Volcanic bird hopes to become a Phoenix
The people of Simbo Island are blessed. Their soil is rich because of the volcanoes, their sea is brimming with fish, and they are the keepers of a mysterious bird they call the Lape (Melanesia megapode) which lays an abundance of large, edible eggs.
These are incubated in the warm soil on the side of the Simbo volcanoes at
about a metre down. After 60 days, the chicks hatch and struggle to the surface.
Lape eggs themselves are highly nutritious, being 70% yolk; while the bird's
meat contributes to village protein intake. Every year, from around May to December, after the end of the closed season,
Simbo islanders harvest the eggs which are then eaten, sold or traded for other goods.
According to 1998 figures, the harvest for the island was approximately 140,000
eggs, with Islanders estimating that for every $100 they earn, over $60 comes
from Lape eggs.
Such is the value of this bird, Simbo islanders have built small leaf houses for them to nest under. They say the birds prefer the coolness of the "Lape houses" and it helps the islanders set property boundaries around egg harvesting sites. Warden John Tione says before the Lape houses were built, everyone felt they had free access to 'wild' eggs. He says with the increasing human population on the island, the need for defined areas for the birds has grown, with people now treating the birds like pets and paying them much more respect.
Yet, despite this increased status, the community has become more and more concerned at the noticeable decline in the Lape population. As a direct consequence of these concerns, WWF established a partnership with the community, initiated a survey, and set up management plans and monitoring systems, resulting in the creation of the Simbo Megapode Management Committee (SMMC), and a special by-law protecting the birds.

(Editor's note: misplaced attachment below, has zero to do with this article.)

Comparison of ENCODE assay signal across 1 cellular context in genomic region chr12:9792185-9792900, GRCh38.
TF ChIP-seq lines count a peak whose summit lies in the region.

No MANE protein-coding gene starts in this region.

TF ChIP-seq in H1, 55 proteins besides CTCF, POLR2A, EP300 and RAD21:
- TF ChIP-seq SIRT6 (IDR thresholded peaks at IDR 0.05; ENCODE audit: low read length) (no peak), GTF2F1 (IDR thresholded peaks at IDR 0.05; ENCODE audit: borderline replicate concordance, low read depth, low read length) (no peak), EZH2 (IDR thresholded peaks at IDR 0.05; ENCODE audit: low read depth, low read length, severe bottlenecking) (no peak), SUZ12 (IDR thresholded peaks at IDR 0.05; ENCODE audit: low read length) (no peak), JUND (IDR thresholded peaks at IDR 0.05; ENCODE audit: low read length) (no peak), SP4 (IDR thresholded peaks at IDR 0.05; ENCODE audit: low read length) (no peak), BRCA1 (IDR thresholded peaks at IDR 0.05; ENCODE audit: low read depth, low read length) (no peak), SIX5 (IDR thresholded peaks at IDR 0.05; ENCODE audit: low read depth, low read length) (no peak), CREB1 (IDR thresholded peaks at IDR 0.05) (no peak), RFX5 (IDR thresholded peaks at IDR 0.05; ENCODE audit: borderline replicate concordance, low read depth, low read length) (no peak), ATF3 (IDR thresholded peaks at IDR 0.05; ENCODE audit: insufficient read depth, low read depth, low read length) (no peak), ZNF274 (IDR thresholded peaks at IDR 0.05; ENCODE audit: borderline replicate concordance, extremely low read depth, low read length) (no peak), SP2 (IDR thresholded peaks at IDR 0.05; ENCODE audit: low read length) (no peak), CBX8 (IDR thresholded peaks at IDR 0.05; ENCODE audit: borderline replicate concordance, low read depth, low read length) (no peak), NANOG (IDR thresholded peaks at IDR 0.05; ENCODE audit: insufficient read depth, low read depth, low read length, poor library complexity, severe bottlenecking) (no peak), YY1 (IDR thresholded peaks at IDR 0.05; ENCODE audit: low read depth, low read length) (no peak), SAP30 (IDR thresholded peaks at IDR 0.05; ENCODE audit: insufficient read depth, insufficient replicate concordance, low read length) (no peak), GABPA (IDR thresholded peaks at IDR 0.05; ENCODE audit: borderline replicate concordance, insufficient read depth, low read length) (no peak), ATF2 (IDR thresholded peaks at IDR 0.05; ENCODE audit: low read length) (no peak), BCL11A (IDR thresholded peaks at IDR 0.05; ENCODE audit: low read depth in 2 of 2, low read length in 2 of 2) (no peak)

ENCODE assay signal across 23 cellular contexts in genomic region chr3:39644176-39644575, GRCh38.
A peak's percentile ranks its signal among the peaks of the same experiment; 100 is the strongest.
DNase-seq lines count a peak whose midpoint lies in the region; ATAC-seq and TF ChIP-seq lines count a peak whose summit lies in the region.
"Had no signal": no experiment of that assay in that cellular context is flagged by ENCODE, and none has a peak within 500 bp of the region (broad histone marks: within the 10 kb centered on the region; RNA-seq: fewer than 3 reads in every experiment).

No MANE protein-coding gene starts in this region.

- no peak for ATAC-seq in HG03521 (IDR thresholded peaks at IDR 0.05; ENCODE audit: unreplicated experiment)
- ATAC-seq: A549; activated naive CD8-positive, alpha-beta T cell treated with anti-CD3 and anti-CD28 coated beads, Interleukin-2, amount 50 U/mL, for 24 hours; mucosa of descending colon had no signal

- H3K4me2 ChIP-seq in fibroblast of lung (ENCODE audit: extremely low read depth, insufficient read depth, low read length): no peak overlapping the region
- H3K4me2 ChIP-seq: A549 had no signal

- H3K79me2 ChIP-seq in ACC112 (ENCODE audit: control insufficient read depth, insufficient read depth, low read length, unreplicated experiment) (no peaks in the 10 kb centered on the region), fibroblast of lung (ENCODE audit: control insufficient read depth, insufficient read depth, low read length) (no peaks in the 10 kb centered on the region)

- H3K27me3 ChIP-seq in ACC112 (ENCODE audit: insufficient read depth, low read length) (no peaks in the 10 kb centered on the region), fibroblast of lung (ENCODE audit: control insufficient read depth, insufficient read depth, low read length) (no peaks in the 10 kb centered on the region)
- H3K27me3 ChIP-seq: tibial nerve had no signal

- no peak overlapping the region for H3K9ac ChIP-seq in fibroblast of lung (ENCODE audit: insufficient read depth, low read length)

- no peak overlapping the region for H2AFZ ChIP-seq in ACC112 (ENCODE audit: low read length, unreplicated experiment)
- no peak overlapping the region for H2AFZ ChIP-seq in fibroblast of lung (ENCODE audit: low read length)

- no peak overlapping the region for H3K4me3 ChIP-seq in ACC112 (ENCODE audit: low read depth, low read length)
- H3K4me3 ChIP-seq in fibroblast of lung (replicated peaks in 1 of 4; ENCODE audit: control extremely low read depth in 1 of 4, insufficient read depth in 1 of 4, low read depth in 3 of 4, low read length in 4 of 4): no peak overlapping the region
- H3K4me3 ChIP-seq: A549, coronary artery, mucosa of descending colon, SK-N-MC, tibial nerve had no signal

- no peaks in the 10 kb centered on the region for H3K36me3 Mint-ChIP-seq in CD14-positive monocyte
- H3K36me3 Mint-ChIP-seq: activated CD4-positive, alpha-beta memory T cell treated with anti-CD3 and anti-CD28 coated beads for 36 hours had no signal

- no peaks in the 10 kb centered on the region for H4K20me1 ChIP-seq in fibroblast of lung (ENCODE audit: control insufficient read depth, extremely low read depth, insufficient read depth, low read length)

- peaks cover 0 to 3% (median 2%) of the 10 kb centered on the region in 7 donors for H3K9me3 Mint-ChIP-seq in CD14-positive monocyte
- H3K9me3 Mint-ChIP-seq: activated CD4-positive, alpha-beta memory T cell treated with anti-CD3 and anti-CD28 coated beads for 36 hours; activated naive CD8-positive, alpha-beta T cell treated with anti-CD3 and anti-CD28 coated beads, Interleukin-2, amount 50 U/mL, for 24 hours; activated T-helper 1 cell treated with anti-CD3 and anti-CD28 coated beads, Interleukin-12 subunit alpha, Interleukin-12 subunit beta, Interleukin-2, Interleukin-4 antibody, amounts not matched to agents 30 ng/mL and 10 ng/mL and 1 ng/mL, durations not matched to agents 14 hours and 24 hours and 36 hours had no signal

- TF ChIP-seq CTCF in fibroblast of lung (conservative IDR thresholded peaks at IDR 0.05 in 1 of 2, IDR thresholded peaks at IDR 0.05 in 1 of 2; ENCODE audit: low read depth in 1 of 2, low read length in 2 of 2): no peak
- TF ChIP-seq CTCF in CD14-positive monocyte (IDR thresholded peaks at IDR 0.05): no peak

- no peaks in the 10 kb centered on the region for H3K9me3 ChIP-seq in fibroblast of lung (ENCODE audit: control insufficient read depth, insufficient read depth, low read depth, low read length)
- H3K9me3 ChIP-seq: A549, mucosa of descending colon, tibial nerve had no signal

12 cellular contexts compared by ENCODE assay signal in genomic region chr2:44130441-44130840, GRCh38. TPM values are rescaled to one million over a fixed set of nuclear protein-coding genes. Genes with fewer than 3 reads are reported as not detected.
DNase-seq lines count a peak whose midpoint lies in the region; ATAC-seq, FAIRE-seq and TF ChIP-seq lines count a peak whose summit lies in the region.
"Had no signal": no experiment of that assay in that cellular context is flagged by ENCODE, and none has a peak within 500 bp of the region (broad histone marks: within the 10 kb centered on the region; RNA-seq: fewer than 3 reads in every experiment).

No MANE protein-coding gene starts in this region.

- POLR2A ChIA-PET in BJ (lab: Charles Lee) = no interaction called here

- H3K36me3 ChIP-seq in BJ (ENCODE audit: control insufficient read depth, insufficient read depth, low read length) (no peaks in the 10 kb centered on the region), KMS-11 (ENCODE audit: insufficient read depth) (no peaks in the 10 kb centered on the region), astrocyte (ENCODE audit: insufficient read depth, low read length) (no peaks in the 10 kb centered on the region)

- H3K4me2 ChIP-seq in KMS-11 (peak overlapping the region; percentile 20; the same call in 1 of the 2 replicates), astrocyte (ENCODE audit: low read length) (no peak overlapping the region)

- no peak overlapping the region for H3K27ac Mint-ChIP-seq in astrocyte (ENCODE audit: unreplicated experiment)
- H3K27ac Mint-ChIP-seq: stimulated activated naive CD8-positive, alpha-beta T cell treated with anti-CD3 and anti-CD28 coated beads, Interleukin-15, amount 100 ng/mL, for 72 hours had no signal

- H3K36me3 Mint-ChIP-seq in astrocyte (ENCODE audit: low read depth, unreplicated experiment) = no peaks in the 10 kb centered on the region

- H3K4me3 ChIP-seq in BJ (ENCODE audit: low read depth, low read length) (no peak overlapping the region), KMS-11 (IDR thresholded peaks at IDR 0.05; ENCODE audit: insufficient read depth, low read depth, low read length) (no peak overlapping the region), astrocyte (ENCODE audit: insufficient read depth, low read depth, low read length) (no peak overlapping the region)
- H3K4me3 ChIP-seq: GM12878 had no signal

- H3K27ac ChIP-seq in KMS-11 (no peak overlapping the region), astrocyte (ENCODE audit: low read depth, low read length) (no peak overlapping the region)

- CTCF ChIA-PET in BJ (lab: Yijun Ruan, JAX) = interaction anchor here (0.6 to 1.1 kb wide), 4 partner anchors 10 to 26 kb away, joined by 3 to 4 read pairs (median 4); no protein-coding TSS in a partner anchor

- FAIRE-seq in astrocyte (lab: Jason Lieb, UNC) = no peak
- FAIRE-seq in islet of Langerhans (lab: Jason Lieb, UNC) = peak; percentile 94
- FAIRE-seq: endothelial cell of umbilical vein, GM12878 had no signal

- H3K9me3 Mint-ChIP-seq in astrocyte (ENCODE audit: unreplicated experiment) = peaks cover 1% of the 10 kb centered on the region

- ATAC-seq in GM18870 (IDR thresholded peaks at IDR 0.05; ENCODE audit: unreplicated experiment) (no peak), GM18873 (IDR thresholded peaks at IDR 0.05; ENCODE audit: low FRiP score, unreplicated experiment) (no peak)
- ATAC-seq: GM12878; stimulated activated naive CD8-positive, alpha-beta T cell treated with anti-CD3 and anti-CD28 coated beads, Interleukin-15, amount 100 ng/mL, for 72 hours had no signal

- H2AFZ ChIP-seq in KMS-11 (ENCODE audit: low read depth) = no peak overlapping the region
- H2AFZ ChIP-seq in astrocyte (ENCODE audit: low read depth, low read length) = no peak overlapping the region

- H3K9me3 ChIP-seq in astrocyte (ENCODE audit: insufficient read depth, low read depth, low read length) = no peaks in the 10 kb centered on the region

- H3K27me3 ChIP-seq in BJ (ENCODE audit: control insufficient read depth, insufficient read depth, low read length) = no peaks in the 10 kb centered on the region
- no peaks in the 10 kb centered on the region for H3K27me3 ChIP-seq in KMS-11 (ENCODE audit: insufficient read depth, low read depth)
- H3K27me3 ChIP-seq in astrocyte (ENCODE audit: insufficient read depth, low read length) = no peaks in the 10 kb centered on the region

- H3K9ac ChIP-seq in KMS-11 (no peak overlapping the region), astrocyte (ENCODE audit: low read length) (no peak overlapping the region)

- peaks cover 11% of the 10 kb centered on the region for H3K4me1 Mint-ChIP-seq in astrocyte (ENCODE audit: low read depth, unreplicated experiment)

WWF also called in a specialist, Ross Sinclair, to find out how often the Lape laid eggs, how many chicks and adults die each year and what kills them, the size of area they need to survive, the types of places they choose to live in, the time eggs take to hatch, how many eggs harvesters leave behind in the ground, and if hatcheries would work as a management option. His findings showed the annual harvest and the island's dog and cat populations were having a dramatic effect on the number of surviving chicks. In response, the SMMC proposed extending the closed season and introducing hatcheries to boost the chick survival rates, while a program to eradicate the cat pest has also been proposed.
The by law is also beginning to have an effect: in November 2000, the first prosecution took place in the Gizo magistrate court, where seven people were charged with entering the field and taking eggs during the closed season. Four of the offenders pleaded guilty and were fined. The three reaming offenders who pleaded not guilty, appeared in the criminal law courts and were subsequently found guilty.
For the local WWF office, this story is a measure of their success in assisting communities in sustainably managing and conserving their resources. Although the ordinance is still in its infancy in a country beleaguered with political instability and economic ruin, resource owners taking their natural resource management into their own hands and achieving results is irrefutable evidence that community resource conservation is, can, and will work.
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